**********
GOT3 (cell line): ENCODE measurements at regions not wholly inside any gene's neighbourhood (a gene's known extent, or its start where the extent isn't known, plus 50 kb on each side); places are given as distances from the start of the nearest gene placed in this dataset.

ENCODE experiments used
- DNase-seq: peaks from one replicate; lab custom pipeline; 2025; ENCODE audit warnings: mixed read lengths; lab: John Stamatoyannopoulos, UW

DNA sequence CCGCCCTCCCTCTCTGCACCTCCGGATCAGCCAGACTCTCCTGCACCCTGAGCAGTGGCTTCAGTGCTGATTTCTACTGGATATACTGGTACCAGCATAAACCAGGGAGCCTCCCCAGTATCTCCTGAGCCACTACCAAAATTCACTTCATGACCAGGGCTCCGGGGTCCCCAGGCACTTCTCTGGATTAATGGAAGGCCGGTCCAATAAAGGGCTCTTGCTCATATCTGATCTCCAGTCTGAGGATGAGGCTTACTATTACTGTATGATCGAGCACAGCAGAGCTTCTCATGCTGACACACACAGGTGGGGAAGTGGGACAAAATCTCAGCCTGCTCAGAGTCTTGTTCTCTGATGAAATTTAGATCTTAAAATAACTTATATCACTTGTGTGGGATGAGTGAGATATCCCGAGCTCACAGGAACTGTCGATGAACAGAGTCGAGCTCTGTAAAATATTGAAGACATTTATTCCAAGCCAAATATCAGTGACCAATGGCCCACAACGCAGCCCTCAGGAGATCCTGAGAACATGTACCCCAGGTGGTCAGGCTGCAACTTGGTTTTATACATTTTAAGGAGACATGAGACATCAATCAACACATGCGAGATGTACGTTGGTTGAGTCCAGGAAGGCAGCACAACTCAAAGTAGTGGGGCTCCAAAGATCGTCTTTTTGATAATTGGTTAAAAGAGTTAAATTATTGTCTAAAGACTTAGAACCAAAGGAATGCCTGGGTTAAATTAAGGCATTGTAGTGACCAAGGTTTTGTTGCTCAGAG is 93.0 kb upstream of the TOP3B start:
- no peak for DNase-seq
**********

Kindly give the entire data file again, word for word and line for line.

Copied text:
GOT3 (cell line): ENCODE measurements at regions not wholly inside any gene's neighbourhood (a gene's known extent, or its start where the extent isn't known, plus 50 kb on each side); places are given as distances from the start of the nearest gene placed in this dataset.

ENCODE experiments used
- DNase-seq: peaks from one replicate; lab custom pipeline; 2025; ENCODE audit warnings: mixed read lengths; lab: John Stamatoyannopoulos, UW

DNA sequence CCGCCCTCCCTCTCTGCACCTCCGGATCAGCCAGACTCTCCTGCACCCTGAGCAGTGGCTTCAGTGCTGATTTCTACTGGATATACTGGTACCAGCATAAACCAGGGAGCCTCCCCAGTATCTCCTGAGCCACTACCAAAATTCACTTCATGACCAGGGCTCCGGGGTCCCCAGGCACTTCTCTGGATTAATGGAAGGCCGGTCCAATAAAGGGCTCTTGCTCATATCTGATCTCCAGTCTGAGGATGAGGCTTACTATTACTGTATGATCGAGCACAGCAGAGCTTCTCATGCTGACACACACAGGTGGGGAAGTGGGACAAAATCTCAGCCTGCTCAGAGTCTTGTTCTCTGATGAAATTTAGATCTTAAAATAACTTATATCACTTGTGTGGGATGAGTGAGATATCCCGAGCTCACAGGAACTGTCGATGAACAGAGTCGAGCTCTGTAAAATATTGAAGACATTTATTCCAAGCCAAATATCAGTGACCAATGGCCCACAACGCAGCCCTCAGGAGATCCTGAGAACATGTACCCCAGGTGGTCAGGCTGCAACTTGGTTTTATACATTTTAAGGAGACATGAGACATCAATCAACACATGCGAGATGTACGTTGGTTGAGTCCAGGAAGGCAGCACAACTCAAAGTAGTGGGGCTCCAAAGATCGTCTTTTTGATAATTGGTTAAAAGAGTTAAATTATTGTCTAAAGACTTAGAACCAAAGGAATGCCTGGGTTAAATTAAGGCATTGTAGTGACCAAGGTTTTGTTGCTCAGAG is 93.0 kb upstream of the TOP3B start:
- no peak for DNase-seq